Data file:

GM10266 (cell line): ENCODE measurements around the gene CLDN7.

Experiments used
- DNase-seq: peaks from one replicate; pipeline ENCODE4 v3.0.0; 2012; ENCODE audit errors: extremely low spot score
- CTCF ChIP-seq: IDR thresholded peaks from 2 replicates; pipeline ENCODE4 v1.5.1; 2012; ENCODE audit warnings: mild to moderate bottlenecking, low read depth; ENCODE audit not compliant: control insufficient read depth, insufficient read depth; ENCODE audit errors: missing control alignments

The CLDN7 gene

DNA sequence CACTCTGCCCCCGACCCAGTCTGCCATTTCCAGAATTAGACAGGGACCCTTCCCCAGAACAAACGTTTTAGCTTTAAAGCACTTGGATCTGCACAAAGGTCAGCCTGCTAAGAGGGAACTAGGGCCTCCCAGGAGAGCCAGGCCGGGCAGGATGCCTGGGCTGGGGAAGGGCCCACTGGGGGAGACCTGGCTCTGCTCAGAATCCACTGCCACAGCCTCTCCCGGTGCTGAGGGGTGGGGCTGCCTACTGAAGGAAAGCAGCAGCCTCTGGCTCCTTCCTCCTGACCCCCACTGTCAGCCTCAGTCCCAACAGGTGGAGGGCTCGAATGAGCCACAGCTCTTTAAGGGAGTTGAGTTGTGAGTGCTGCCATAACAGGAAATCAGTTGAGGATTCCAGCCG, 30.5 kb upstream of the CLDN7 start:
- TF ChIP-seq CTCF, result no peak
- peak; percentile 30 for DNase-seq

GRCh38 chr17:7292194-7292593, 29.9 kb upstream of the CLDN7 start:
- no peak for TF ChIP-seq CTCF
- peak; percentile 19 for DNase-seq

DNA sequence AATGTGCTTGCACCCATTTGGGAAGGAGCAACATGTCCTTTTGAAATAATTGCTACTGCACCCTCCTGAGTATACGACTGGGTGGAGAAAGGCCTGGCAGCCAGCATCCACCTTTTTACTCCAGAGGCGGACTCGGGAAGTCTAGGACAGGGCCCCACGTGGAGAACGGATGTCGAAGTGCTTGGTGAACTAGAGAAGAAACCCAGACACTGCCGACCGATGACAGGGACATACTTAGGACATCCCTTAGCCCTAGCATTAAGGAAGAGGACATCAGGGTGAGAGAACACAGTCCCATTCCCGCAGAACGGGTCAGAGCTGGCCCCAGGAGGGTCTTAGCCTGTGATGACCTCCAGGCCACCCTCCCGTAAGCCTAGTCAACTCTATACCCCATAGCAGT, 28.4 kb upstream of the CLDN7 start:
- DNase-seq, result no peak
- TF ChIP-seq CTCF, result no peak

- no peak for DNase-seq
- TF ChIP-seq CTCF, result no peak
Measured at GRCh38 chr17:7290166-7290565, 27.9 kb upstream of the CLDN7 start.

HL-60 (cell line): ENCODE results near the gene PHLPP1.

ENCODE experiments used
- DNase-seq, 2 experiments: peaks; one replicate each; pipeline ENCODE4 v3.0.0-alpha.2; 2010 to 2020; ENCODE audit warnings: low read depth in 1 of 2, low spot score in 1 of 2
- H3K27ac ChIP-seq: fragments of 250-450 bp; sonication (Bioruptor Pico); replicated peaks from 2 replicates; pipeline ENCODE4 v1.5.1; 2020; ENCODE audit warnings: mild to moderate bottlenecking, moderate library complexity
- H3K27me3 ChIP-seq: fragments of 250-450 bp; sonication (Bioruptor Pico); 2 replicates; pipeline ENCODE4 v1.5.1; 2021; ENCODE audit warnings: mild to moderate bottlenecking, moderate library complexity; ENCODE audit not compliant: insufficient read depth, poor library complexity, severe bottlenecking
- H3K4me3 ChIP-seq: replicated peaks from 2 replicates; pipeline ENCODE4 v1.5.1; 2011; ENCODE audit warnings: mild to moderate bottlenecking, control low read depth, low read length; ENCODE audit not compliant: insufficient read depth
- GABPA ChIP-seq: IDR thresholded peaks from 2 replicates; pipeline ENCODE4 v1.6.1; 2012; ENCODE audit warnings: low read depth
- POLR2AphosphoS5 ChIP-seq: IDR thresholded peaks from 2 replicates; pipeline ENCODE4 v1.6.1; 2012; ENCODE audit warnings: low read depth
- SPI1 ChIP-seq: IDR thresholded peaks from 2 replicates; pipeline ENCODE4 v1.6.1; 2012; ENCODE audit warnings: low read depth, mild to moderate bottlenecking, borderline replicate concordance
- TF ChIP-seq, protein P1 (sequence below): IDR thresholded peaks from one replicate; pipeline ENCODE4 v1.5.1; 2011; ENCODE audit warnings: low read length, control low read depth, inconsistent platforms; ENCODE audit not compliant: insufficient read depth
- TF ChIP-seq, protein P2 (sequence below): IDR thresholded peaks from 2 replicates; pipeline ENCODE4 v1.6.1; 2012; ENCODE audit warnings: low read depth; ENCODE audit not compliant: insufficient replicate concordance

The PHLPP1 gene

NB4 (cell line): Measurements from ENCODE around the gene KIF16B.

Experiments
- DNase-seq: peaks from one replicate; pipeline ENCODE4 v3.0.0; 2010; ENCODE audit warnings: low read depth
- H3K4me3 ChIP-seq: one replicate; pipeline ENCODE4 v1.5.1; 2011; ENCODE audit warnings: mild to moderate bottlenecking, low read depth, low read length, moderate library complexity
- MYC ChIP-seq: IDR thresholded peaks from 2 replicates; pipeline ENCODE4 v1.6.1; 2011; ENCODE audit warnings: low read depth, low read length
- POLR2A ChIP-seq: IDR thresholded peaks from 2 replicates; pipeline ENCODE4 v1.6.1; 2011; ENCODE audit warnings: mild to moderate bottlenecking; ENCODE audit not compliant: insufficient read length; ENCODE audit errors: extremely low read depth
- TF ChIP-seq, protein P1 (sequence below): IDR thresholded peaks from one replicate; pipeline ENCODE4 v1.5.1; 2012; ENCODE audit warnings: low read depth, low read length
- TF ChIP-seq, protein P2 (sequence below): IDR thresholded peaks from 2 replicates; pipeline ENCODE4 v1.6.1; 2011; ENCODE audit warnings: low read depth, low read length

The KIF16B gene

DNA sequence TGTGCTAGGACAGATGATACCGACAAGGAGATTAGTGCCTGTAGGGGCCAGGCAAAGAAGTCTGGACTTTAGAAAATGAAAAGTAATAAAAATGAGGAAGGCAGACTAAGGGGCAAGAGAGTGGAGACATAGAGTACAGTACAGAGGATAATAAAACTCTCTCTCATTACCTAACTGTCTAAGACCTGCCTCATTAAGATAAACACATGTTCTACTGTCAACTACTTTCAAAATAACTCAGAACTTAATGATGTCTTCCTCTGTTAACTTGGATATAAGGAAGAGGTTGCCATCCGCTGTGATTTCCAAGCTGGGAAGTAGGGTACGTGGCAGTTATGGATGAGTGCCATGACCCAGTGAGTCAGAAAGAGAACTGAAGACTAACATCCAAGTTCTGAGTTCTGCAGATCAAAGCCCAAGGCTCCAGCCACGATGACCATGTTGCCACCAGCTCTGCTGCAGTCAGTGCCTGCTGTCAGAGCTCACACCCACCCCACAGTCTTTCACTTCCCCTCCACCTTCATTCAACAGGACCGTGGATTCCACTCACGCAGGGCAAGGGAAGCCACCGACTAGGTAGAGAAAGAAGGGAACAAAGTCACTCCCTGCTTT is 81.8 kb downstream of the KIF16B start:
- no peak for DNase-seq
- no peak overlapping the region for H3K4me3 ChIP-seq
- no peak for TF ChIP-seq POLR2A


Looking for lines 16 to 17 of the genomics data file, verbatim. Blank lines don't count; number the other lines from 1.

- TF ChIP-seq CTCF, result no peak
Measured at GRCh38 chr17:7290166-7290565, 27.9 kb upstream of the CLDN7 start.